Cybersecurity and Hedge Funds: A Manager's Experience
This article first appeared on Opalesque as part of a four-part series on cybersecurity.
Ruane, Cunniff and Goldfarb, Inc. used to have their own IT infrastructure. Todd Ruoff, Executive Vice President in charge of trading, operations and technology, was responsible for its maintenance. Then he started looking at outsourced providers a couple of years ago, as he wanted a better disaster recovery solution, the equipment was ageing and the firm was planning an office relocation. His firm is now using Eze Castle Integration’s Private Cloud, the ECINet private Internet service and Eze Castle’s Vault backup and recovery service. He tells Opalesque how that works for him.
Ruane, Cunniff and Goldfarb is an investment advisor and broker-dealer in the US, which manages an $8bn mutual fund, a '40 Act company called the Sequoia fund. The firm has around $5bn managed in hedge funds, and another $15bn in separately managed accounts run for HNWIs and institutions.
"As a broker, we need the ability to trade," Todd Ruoff says. "We are a long-term investor who invests in large, concentrated positions, focused on a few securities. It’s important that we have access to real-time market data, which we get from various sources, as well as access to our trading systems for execution and order management. As an advisor, we need to be able to report for our clients, as well as internal portfolio management teams. All of our research is done in-house, through an organic internal process, whereby our analysts work on the subject companies, which are publicly traded equities. We invest primarily in common stocks in the US, Europe and Asia."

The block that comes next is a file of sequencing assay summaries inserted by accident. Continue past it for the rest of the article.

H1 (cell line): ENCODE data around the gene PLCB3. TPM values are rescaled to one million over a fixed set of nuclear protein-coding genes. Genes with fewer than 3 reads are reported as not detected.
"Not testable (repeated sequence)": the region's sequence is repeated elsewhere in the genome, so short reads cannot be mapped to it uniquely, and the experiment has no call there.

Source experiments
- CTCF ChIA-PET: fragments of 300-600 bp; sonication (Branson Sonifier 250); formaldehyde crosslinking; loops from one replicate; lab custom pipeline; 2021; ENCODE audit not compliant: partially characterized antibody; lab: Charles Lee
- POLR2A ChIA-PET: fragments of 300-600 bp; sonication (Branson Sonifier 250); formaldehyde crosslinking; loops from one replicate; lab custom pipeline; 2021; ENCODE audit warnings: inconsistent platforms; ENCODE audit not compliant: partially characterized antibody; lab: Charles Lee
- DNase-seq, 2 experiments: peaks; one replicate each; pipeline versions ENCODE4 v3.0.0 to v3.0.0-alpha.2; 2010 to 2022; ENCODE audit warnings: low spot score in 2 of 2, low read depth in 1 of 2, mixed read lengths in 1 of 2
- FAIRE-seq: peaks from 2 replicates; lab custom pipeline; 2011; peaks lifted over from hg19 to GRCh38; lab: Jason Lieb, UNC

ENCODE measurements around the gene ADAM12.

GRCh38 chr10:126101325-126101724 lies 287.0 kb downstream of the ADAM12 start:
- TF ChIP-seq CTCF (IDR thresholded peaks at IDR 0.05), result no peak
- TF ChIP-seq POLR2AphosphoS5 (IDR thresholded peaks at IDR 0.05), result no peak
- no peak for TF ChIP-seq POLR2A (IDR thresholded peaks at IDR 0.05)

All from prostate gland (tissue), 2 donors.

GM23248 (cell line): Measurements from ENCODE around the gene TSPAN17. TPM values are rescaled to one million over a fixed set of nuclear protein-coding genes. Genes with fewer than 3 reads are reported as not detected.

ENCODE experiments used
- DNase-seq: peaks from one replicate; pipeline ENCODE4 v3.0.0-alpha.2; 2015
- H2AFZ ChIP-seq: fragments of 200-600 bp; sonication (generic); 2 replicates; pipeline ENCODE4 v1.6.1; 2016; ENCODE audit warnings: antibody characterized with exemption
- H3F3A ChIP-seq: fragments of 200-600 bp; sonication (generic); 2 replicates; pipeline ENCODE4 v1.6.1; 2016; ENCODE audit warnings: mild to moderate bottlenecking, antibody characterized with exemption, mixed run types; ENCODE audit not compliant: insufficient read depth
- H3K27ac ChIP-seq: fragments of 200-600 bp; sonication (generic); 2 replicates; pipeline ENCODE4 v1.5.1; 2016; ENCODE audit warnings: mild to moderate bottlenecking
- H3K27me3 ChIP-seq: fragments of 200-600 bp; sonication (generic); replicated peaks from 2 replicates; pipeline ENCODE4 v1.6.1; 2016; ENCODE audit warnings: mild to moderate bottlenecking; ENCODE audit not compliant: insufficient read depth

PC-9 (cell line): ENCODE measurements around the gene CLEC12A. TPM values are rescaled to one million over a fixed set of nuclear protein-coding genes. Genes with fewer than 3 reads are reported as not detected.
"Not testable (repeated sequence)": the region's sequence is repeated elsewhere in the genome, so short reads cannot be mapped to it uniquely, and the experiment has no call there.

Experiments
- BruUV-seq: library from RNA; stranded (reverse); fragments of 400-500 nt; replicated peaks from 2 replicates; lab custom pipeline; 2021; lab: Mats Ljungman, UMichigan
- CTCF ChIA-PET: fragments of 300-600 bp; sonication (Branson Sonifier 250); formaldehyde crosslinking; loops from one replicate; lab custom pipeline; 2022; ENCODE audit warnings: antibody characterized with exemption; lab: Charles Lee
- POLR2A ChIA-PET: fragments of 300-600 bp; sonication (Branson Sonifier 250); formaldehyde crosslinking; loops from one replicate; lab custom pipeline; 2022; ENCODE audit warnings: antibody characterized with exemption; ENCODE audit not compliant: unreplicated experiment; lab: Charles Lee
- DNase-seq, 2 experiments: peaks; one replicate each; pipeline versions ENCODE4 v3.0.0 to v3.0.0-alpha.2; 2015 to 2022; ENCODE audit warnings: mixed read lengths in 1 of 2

The firm needed a backbone that could support all aspects of an investment organization: the trading side, market data, and meet its storage needs for research, analysis and hold client data, he explains. It was becoming too expensive, risky and cumbersome to maintain the technical environment in-house, so he decided to migrate to Eze Castle’s Private Cloud, "which is much more dynamic and can adjust to our growing needs as our assets increase. The Eze Cloud can respond to our changing requirements for storage and processor utilization on the fly."
He maintains a small server presence but strictly for things that one would need onsite.
He believes there is benefit in keeping the Microsoft Office files locally and then replicate them in real-time to the cloud, as it is faster to open a large spreadsheet from within the office than pulling it over point-to-point circuit from the data center. The files are technically stored in the cloud, but also available locally to increase response and access times. The firm has a 1-gigabit network backbone locally but connects to the data center over multiple private 100mb point-to-point circuits.
"We have not recently experienced any direct hacking attacks, denial of service attacks for example, as we don’t maintain an external network presence (no public facing websites)," he notes. "Our firm is very selective to new business so we do not market, and have minimal public exposure."
The firm does have strict security measures in place with Eze Castle’s security provider, eSentire, to protect everything in the cloud, as well as on the PCs and servers. He performs periodic penetration testing through eSentire. He uses local firewalls but, primarily, it is the point-to-point connection that needs to be secured to the cloud.
"Our firewall is very hardened in that we don’t need to allow any incoming traffic, so all inbound ports are closed," he adds.